Road to Realignment
Kirk Victor has an intriguing piece in National Journal about the distinct possibility that the Republicans will “run the table” by winning all five open Senate seats vacated by Democrats in the South. The betting by conservatives is that they will be able to nationalize the race in a way that wasn’t possible with old timers like Fritz Hollings holding down seats.
This year’s Democratic Senate candidates have obviously already decided that, if they are to remain competitive, they must show independence from their national party. They are not about to allow themselves to be labeled as being outside the South’s mainstream.
Merle Black said that he “was struck by what I was reading about Inez Tenenbaum,” the Democratic Senate nominee in South Carolina. “She seems to be going out of her way to emphasize conservative positions that she is taking. She is with Bush on Iraq. She is with Bush on family and [gay] marriage. I can’t remember a Democratic candidate who kicked off a campaign that way.”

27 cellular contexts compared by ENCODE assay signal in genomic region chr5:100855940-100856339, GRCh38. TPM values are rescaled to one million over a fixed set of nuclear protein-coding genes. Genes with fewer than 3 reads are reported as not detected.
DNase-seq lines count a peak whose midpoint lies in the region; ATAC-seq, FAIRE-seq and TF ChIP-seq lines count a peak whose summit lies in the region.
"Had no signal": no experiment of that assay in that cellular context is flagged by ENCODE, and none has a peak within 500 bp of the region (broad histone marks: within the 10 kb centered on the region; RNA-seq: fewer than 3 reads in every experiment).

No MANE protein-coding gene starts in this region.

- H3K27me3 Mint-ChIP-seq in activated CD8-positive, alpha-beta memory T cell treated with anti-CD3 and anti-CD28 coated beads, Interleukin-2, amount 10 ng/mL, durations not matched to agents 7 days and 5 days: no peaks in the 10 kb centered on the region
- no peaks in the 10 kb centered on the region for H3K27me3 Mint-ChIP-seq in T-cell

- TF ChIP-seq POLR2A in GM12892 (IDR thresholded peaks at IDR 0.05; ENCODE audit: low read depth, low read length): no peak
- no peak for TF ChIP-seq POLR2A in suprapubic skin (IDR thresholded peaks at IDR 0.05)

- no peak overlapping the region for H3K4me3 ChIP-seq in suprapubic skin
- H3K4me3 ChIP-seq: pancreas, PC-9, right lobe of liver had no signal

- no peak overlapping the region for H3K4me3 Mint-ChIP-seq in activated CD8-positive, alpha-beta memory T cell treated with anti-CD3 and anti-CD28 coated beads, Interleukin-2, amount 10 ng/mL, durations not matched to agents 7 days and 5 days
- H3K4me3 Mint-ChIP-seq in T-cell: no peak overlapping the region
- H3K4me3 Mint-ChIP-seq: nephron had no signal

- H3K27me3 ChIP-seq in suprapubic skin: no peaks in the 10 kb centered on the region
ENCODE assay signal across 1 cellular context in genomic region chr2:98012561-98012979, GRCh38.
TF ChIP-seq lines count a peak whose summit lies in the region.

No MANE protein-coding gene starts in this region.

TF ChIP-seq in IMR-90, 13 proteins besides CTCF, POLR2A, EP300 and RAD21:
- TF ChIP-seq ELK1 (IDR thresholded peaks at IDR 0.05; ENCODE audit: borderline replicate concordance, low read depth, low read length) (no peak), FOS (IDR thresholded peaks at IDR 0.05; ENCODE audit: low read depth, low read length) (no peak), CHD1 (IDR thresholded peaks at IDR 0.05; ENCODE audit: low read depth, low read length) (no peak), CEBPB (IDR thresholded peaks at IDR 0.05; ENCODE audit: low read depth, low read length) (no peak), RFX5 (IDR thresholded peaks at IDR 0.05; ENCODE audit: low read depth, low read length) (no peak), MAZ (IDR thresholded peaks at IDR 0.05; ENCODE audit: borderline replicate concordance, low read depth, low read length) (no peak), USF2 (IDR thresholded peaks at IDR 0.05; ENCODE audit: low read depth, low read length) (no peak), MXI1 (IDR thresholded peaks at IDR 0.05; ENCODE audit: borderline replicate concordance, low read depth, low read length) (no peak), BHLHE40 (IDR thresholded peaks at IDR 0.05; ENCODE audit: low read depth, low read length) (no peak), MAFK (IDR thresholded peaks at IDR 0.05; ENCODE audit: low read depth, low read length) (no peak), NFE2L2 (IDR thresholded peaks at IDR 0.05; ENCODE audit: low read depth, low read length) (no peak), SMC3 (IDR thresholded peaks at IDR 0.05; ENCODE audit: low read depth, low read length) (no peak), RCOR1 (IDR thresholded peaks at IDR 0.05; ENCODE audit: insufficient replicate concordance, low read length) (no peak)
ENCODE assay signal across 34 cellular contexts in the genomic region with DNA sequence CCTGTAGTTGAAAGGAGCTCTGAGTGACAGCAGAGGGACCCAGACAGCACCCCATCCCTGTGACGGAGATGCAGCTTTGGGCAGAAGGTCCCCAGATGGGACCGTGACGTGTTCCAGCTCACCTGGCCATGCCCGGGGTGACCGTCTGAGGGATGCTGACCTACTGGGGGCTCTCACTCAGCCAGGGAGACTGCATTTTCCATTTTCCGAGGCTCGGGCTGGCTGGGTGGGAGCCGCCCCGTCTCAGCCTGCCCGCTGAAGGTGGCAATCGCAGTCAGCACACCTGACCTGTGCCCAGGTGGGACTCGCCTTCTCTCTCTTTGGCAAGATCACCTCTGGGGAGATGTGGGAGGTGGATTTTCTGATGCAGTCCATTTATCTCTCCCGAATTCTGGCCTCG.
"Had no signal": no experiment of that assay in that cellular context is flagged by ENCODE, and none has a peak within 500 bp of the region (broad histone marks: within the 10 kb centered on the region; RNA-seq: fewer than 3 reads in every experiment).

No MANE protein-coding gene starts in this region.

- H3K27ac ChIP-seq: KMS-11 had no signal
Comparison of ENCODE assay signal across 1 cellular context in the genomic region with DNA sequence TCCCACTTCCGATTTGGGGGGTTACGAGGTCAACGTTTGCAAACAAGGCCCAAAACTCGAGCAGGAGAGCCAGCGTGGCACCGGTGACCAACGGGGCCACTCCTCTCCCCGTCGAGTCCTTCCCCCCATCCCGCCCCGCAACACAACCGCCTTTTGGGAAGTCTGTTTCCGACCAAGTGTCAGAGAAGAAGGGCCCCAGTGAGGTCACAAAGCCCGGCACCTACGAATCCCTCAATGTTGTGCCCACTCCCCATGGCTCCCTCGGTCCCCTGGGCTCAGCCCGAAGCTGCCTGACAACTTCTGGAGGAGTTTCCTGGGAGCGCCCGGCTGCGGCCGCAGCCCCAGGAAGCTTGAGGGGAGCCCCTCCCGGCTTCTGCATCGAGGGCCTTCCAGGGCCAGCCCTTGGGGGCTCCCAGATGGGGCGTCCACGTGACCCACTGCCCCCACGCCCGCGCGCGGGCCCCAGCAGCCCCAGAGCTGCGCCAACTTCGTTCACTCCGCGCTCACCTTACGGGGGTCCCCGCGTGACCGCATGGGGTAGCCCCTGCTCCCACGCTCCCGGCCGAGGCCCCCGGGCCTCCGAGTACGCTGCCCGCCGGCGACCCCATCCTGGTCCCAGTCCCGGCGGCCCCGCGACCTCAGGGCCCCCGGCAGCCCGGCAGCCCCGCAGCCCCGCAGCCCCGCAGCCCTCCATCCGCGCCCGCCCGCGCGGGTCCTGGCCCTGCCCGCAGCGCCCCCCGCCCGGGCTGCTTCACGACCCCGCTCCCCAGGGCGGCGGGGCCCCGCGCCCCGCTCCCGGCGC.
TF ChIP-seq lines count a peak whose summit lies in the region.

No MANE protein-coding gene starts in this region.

And in Louisiana, the Democratic Party establishment’s favorite candidate for the seat that Sen. John Breaux is vacating parts company with Kerry on a range of social issues. Chris John supports a constitutional amendment to ban same-sex marriage, is staunchly anti-abortion, and backs drilling in the Arctic National Wildlife Refuge. His voting record on gun issues has earned top grades from the National Rifle Association.
Republican Sen. Graham of South Carolina insists that Tenenbaum’s effort to distance herself from national Democrats is pointless. “She is a nice person, but let me tell you, Bush is going to win our state by double digits, and we are going to nationalize this [Senate] race,” he said. “It is not about her view of the world. It is about the view of the world of the party she is supporting. If she wins, then the chance of Ted Kennedy becoming [a committee] chairman is real. If we pick up the seat, the chance of Ted Kennedy becoming chairman is less likely…. If you like President Bush, you think he is doing a good job, and you want him to stay as president, then the best thing you can do is to send somebody up to the Senate to help me help him.”
This strikes me as quite plausible. I t has now been a generation since the days of the Solid South for Democrats. More importantly, there are few Zell Millers–popular conservative Democratic governors–from which to draw competitive Senate candidates.